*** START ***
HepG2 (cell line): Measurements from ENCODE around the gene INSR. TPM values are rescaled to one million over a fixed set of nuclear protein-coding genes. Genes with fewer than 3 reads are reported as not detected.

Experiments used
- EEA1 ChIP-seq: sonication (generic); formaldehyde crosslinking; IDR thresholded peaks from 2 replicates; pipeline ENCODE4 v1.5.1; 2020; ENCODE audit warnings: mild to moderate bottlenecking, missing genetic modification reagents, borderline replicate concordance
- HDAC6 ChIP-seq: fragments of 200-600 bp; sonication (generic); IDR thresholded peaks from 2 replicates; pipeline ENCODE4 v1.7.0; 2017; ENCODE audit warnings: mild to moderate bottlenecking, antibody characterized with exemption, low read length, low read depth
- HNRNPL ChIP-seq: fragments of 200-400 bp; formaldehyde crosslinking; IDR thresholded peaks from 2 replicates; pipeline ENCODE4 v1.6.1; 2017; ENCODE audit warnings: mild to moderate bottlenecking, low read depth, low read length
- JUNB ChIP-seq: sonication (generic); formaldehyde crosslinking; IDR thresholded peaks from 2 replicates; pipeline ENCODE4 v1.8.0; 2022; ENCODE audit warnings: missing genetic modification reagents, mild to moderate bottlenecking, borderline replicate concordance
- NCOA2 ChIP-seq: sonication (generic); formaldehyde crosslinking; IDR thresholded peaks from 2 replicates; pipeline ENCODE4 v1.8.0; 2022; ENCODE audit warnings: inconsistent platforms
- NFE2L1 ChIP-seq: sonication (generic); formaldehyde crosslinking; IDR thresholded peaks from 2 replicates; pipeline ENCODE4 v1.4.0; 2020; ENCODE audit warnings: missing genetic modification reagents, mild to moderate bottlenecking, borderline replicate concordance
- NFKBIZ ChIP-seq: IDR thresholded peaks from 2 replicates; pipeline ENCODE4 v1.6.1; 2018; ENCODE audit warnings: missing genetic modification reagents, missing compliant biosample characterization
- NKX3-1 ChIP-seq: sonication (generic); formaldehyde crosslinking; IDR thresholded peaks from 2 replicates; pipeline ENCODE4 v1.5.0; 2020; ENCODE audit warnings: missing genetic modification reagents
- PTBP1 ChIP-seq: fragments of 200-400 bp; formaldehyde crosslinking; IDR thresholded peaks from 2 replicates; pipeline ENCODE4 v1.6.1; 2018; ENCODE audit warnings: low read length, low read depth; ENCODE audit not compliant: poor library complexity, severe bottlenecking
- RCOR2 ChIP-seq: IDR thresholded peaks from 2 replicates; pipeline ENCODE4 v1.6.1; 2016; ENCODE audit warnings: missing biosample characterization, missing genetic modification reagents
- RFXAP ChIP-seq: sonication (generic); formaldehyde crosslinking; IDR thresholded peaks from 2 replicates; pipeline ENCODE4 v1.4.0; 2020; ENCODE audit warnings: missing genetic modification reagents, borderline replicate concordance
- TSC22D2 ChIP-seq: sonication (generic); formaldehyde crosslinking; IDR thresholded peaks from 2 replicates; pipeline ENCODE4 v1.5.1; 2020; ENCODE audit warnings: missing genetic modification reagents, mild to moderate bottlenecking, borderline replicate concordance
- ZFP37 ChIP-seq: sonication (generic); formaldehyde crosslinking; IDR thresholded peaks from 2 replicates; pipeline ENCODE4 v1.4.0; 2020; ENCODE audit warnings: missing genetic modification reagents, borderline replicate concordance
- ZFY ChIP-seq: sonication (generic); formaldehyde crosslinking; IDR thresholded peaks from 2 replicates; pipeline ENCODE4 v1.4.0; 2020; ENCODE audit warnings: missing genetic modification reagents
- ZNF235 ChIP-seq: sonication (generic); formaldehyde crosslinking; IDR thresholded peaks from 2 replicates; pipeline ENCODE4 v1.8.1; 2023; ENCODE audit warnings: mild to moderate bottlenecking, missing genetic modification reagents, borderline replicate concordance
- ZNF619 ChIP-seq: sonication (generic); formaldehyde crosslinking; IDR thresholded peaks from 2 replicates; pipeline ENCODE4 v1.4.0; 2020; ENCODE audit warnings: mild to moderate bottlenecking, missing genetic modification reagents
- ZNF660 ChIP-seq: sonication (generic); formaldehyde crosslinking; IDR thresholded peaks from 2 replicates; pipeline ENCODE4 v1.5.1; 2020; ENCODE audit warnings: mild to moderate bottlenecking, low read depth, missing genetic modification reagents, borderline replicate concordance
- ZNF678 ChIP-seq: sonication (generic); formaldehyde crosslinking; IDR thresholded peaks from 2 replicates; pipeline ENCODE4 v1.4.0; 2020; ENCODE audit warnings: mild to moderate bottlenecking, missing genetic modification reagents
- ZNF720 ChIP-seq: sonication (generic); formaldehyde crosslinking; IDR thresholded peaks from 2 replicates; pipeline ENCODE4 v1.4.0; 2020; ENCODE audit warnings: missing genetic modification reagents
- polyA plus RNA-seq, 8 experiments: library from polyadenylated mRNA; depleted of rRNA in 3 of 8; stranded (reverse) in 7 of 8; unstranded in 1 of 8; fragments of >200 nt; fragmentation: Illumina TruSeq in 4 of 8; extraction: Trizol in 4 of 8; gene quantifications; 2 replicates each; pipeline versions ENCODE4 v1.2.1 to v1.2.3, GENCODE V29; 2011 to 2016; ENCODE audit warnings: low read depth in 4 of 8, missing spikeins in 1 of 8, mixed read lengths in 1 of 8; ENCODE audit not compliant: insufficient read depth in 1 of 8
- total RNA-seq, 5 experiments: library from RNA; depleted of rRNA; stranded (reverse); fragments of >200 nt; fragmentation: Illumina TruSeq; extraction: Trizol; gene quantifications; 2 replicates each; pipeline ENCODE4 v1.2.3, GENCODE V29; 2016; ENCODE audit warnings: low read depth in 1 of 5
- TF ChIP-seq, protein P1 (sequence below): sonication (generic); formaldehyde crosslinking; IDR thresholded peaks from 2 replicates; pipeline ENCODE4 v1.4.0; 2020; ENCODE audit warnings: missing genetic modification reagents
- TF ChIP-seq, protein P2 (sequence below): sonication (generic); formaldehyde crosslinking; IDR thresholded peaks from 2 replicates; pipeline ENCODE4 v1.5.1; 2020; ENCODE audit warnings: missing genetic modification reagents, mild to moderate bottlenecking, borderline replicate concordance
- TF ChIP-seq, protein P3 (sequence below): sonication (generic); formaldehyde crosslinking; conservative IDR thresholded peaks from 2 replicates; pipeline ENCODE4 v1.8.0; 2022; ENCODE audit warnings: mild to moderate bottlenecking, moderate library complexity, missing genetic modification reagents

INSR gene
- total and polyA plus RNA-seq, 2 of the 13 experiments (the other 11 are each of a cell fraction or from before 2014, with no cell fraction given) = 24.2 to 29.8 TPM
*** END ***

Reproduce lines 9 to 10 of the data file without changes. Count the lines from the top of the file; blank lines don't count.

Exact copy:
- NFKBIZ ChIP-seq: IDR thresholded peaks from 2 replicates; pipeline ENCODE4 v1.6.1; 2018; ENCODE audit warnings: missing genetic modification reagents, missing compliant biosample characterization
- NKX3-1 ChIP-seq: sonication (generic); formaldehyde crosslinking; IDR thresholded peaks from 2 replicates; pipeline ENCODE4 v1.5.0; 2020; ENCODE audit warnings: missing genetic modification reagents